By Helen Goss
Lead Rep for LCK Scotland
15th December 2021
Since the very beginning of the COVID-19 pandemic we have been living with various public health measures; changing and evolving with new data and science that emerges. Schools have faced monumental challenges over the past 20 months and many parents have struggled to keep up with frequently amended rules.
The chart below compares Scottish school COVID-19 mitigations in August 2020 (Alpha Variant) to restrictions in November 2021 (Delta Variant)
The Scottish Government's guidance on reducing the risks in schools states:
"Changes to the rules on self-isolation for contacts of positive cases were made on 9th August. These changes were made because the health risks that arise when people are in contact with others who test positive have changed significantly, most notably due to vaccination. Vaccine uptake is very high, particularly among individuals who are at greater risk of harm from COVID 19, and the vaccines are highly effective at preventing severe disease (with 96% effectiveness against hospitalisation for the Delta variant). Children and young people have a very low risk of health harm from COVID-19, and children and young people with asymptomatic infection are at a relatively low risk of transmitting COVID-19 to adults. This means that the risk environment has changed significantly, and our approach to managing COVID-19 is evolving to reflect that." (page 10, note 55.)
This is based on three key assumptions, notably:
"Children and young people have a very low risk of health harm from COVID-19" (1)
"Children and young people with asymptomatic infection are at a relatively low risk of transmitting COVID-19 to adults" (2)
"The risk environment has changed significantly" (3)
1) This is concerning because as yet we do not know the true scale of Long Covid in children. The prevalence of Long Covid is not being recorded in the UK; it is only estimated and modelled. The emerging data and research suggest that 1 in 7 children will develop Long Covid which is a significant harm.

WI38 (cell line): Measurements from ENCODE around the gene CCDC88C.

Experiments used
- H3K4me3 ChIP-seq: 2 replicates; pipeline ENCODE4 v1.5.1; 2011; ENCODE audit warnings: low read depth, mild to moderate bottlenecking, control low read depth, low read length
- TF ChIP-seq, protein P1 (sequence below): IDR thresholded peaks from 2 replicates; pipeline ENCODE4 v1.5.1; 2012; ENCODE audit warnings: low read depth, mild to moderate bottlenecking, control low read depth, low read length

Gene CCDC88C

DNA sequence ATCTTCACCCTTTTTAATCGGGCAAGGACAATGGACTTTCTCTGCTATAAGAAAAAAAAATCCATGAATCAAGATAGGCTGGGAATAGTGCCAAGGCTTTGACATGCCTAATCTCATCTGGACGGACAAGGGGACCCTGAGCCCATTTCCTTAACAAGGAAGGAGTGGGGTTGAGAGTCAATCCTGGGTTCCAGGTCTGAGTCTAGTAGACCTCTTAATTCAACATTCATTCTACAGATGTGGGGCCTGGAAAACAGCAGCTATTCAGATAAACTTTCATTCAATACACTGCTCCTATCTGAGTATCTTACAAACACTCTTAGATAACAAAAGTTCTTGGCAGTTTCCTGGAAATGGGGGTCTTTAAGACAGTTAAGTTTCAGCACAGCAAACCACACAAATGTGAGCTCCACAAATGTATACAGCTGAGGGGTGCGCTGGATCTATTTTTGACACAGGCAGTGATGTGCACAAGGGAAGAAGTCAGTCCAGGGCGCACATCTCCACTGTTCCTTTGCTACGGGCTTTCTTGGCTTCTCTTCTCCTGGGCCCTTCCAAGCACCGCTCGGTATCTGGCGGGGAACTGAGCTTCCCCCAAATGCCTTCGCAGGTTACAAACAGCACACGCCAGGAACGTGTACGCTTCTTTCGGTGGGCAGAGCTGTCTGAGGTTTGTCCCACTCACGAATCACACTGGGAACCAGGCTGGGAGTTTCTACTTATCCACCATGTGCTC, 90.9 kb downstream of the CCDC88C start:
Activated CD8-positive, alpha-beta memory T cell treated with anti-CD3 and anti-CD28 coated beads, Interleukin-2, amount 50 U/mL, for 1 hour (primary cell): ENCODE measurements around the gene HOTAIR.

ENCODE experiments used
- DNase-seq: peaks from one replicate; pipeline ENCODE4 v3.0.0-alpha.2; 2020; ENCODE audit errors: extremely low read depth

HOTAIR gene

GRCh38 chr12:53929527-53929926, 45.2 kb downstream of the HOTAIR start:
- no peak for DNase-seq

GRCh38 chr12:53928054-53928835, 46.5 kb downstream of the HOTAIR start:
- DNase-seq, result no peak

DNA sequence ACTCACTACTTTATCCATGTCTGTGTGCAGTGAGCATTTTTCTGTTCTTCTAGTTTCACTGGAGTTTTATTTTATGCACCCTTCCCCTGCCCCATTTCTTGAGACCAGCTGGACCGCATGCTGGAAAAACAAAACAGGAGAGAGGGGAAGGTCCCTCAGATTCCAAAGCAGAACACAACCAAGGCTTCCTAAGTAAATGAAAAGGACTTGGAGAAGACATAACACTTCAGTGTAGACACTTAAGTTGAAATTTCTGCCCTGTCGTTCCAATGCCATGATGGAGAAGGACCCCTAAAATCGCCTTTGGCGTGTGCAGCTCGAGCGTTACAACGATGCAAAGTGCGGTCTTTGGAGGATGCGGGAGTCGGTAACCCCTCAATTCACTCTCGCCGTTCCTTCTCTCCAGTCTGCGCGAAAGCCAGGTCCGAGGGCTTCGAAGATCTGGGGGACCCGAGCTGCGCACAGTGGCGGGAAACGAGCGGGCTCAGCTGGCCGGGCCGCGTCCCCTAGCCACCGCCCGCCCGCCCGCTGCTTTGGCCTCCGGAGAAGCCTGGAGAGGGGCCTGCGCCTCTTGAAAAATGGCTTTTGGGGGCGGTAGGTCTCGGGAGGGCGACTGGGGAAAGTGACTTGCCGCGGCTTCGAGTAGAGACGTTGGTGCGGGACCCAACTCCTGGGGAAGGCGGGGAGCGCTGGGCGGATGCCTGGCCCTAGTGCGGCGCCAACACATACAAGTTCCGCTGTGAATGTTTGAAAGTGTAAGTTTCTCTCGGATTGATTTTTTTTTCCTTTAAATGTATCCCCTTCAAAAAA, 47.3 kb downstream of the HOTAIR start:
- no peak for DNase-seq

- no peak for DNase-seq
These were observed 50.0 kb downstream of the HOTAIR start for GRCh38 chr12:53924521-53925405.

2) How are the Scottish Government defining asymptomatic infection? Using only the three "cardinal symptoms"? Unfortunately, NHS Scotland's symptoms list isn't up-to-date therefore the general public may not be aware of what alternative symptoms to look for.
Furthermore, there is evidence that "symptomatic and asymptomatic children can carry high quantities of live, replicating SARS-CoV-2, creating a potential reservoir for transmission and evolution of genetic variants" (paper explained by Deepti Gurdasani) What is the risk of children transmitting to each other? Surely only considering the risk of children transmitting to adults is childism?
3) Yes, the risk environment has changed for adults with vaccine eligibility. Children, however, are still ineligible for vaccination in Primary schools, ages 12-15 only have one dose, and ages 16-17 are only now getting their second doses. Mitigations in schools need to reflect that.
Before schools in Scotland returned in August 2021, between 23.9% - 30.3% of children under 19 were estimated to have Covid antibodies in Scotland.
Updated figures for 24th November 2021 now estimate between 61.5%-69.4% of children under 19 are now estimated to have Covid antibodies in Scotland.
For some 12-19 year olds, antibody data will be due to vaccinations but the remainder of the children will be antibodies from infection. Natural immunity wanes over time whilst vaccination antibodies are widely accepted as being more robust and longer lasting.
Will vaccines be available to ages 5-11 before their natural immunity wanes?
Will the Scottish Government improve mitigations in schools before the Omicron variant seeds in Scotland's schools?
We don't yet know the impact of Omicron on Long Covid, are we willing to find out?
LongCovidKids.org is a UK based international charity supporting and advocating for families, children and young people living with Long Covid. Our story started with a short film on the long-lasting symptoms of Covid in children.
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